The Sales Commandments According to This Disciple

About Carson Heady

Carson V. Heady is an American author and sales leader, best known for his 2010 sales/leadership book within a business conspiracy novel, "Birth of a Salesman."

Sales is a psychology; a profitable sport by which we engage clients, build relationships and seek the perfect balance for the holy sales trinity: customer, company and you.  Without all of these entities in mind, the transaction and stability suffers.

As a sales person you always need to be working on your craft and being innovative. Sometimes that will involve doing things outside of your comfort zone. At the end of the day it’s the innovation and creativity that separates you from the rest of the pack.

That said, there are certain fundamentals we must ingrain in each and every leg of the sales process; without them, our process is defunct and the results will tell that story.  Remember: results do not define us, but they do not lie.  If there is a breakdown in your process, your results will be broken, too.

  1. BE PROACTIVE AND THINK OUTSIDE THE BOX.  A major area of opportunity of many salespeople is their predisposition of wanting to follow the leaders or be like others; fit in, follow the beaten path.  But why be like everyone else?  That makes one average.  Blaze your own trail.  Stand out.  Reach out for more customers; do not just accept the low-hanging, less challenging fruit.  Don’t get me wrong: you pick up every bit of fruit you can find – small or big.  Nevertheless, always think of innovative ways to put yourself in front of new clients.  Like a billboard on a busy freeway, be where your customers are looking and show them why you’re the one they need to pay attention to.  Doing so puts you in position to guide the process.  Not doing so puts the customer in control and your paycheck and career are in their hands.
  2. LISTEN.  Salespeople often ask me how to overcome certain objections, but they fail to realize that if they had set the right foundation they would be using the customers’ own words in the presentation, the close and any necessary overcomes.  Your words and philosophies pale in comparison in the customers’ minds to their own; listen and learn their language so you can speak it.  Find out what you need to know from the customer so you can diagnose their situation; where do the gaps lie?  How can you plug those gaps?  How are you going to make them realize that jettisoning their comfortable, familiar ways of doing business and going with you is going to be better?  You can’t get there unless your ears perk up and you get them doing the talking.

    The most important part of the sales process is to put the customer first by listening. If you ask the right questions they will lead you down a path allowing you to make a recommendation based on what your product can offer them. As you follow-up you that let them know your call is to help them accomplish their goals, not just sell a seat location.

  3. REACT.  React to everything, and know when to use your information.  You can be the smartest person in the room – great.  However, if you are simply unloading jargon and facts on your potential client, are you showing them why your way of doing business is better?  Knowledge is power, but knowing when and how to use it is even more effective.  Improve your pitch, but perfect your reaction.  If you role play, don’t practice improbable scenarios; get used to setting the right foundation and knowing how to react to every objection your client throws at you.  See objections before they happen and address potential hitches before your customer even can.  You will see many customers, but only a few themes; master those themes and there’s no slipping one by your goalie.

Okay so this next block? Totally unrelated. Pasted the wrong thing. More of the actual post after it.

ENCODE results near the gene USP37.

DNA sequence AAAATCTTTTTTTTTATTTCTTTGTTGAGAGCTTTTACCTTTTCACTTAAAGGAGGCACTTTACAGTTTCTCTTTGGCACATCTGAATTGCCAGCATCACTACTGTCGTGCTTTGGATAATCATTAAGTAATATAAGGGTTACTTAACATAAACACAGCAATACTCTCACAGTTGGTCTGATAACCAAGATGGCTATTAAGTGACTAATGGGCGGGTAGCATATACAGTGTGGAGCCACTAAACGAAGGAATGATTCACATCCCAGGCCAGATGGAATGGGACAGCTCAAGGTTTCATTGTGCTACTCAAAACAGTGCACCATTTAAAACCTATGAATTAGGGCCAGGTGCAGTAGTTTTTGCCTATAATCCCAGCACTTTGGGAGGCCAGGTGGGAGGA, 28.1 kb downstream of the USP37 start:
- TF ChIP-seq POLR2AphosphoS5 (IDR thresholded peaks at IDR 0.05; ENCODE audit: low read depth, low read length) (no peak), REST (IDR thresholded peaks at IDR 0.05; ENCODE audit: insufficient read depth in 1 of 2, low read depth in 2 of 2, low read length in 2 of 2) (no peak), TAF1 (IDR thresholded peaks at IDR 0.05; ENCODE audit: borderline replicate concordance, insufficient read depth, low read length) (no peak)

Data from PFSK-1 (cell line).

4. FOLLOW UP.  Unfortunately, no matter how effective a closer you are, the sale will not always happen on your timetable.  Don’t get me wrong: you need to do everything you can to build trust and determine why specifically the customer is not doing business today.  But if they leave the table for a viable reason, you must have an organized, prompt and thorough follow up process in place.  Customers will “browse” or “do research” and finally get tired enough to do business and pay more elsewhere if you do not stay front and center in their universe.  Follow up within 24 hours to a week and reignite the lead.  You cannot win them all, but you can nurture them all to as close to completion as possible.  That’s your job.  If you can look back on every transaction and know you did everything you could to earn the business, you did your job.  Congratulations.
  5. MASTER THE GAME.  There are ups and downs; when you’re up, ride the wave.  When you’re down, make sure you behave – according to process, that is.  You may get the shanks in your golf game or your baseball hitting suffers, but do you drastically change your swing to get back to desired results?  Of course not.  You have to envelop yourself in the process.  You also must learn the playing field – how can you make money where you currently are not?  What best practices are others using?  Steal them shamelessly; those who execute best are the best.

Finally, refresh and recharge often.  You need to make sure you are the person you were on interview day.  Play for the love of the game, the adoration of the crowd and the benefit of the customer and you will be victorious.

 

 

 

Print Friendly, PDF & Email